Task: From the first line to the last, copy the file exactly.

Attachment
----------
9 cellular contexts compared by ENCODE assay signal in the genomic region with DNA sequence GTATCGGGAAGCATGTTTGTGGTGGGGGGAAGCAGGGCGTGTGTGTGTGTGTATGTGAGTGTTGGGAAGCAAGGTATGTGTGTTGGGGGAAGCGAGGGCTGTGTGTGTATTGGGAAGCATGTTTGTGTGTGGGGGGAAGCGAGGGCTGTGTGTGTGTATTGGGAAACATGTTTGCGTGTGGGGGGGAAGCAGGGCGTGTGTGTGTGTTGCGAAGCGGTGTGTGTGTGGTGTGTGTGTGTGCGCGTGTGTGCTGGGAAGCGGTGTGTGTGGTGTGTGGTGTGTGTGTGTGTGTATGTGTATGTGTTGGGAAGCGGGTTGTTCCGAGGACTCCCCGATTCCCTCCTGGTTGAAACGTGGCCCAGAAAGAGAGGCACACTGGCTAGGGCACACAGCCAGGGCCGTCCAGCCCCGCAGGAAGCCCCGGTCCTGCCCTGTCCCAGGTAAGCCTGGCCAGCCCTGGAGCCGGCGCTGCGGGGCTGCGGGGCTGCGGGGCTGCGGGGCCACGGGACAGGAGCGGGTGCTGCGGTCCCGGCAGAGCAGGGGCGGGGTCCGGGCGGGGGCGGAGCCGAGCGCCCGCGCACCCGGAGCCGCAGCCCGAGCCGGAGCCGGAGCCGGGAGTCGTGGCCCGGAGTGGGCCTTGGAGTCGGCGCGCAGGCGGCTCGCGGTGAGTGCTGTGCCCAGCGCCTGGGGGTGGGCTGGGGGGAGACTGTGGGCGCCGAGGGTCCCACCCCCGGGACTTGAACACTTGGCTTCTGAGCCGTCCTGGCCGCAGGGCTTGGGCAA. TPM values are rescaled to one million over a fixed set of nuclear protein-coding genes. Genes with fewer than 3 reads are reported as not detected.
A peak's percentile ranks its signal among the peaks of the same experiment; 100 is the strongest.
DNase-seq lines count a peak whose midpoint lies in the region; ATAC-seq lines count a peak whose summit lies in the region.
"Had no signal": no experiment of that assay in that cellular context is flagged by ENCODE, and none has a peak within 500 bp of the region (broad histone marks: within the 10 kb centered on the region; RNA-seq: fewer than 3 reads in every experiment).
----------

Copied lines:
9 cellular contexts compared by ENCODE assay signal in the genomic region with DNA sequence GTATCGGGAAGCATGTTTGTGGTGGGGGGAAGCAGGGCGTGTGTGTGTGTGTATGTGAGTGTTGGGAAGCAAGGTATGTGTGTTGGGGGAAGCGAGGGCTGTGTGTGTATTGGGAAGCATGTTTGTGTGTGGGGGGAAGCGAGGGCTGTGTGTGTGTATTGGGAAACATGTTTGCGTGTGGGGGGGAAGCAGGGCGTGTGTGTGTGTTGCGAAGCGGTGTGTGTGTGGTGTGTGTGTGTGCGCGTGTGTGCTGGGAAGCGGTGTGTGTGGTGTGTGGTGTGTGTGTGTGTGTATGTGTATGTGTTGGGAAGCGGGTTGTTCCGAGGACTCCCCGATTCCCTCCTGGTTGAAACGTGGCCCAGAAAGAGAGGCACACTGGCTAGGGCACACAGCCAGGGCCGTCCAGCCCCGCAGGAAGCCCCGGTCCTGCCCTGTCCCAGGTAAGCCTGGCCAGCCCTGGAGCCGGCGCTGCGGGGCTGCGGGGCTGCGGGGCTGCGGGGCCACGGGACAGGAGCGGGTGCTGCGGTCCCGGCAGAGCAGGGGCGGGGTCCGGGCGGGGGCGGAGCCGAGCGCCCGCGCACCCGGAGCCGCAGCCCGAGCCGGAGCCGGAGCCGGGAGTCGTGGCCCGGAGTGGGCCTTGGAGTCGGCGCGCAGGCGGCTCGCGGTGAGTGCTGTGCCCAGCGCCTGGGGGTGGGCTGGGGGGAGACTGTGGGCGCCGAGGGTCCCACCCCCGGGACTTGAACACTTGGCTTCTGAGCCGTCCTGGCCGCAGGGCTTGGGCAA. TPM values are rescaled to one million over a fixed set of nuclear protein-coding genes. Genes with fewer than 3 reads are reported as not detected.
A peak's percentile ranks its signal among the peaks of the same experiment; 100 is the strongest.
DNase-seq lines count a peak whose midpoint lies in the region; ATAC-seq lines count a peak whose summit lies in the region.
"Had no signal": no experiment of that assay in that cellular context is flagged by ENCODE, and none has a peak within 500 bp of the region (broad histone marks: within the 10 kb centered on the region; RNA-seq: fewer than 3 reads in every experiment).